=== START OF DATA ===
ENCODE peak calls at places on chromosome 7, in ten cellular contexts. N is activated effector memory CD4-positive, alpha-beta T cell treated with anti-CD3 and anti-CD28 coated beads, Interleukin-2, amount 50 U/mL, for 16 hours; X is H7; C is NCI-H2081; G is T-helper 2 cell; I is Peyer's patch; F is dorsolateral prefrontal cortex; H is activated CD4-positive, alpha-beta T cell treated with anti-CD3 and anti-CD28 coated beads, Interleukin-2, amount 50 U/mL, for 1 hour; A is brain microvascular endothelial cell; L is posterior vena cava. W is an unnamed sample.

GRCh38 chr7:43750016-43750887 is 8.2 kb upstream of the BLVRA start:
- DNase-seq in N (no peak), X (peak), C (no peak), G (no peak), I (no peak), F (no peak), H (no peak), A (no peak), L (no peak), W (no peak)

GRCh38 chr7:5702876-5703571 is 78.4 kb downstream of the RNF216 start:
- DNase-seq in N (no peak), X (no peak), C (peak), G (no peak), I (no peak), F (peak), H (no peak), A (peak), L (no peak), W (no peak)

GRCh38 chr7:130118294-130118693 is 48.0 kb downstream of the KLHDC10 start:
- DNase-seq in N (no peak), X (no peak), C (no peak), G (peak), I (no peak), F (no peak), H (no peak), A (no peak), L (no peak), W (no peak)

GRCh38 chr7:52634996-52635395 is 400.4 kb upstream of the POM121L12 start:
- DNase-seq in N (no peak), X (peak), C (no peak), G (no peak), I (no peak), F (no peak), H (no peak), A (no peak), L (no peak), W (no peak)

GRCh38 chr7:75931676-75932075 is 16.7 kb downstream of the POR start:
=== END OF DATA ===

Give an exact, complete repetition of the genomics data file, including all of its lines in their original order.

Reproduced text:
ENCODE peak calls at places on chromosome 7, in ten cellular contexts. N is activated effector memory CD4-positive, alpha-beta T cell treated with anti-CD3 and anti-CD28 coated beads, Interleukin-2, amount 50 U/mL, for 16 hours; X is H7; C is NCI-H2081; G is T-helper 2 cell; I is Peyer's patch; F is dorsolateral prefrontal cortex; H is activated CD4-positive, alpha-beta T cell treated with anti-CD3 and anti-CD28 coated beads, Interleukin-2, amount 50 U/mL, for 1 hour; A is brain microvascular endothelial cell; L is posterior vena cava. W is an unnamed sample.

GRCh38 chr7:43750016-43750887 is 8.2 kb upstream of the BLVRA start:
- DNase-seq in N (no peak), X (peak), C (no peak), G (no peak), I (no peak), F (no peak), H (no peak), A (no peak), L (no peak), W (no peak)

GRCh38 chr7:5702876-5703571 is 78.4 kb downstream of the RNF216 start:
- DNase-seq in N (no peak), X (no peak), C (peak), G (no peak), I (no peak), F (peak), H (no peak), A (peak), L (no peak), W (no peak)

GRCh38 chr7:130118294-130118693 is 48.0 kb downstream of the KLHDC10 start:
- DNase-seq in N (no peak), X (no peak), C (no peak), G (peak), I (no peak), F (no peak), H (no peak), A (no peak), L (no peak), W (no peak)

GRCh38 chr7:52634996-52635395 is 400.4 kb upstream of the POM121L12 start:
- DNase-seq in N (no peak), X (peak), C (no peak), G (no peak), I (no peak), F (no peak), H (no peak), A (no peak), L (no peak), W (no peak)

GRCh38 chr7:75931676-75932075 is 16.7 kb downstream of the POR start: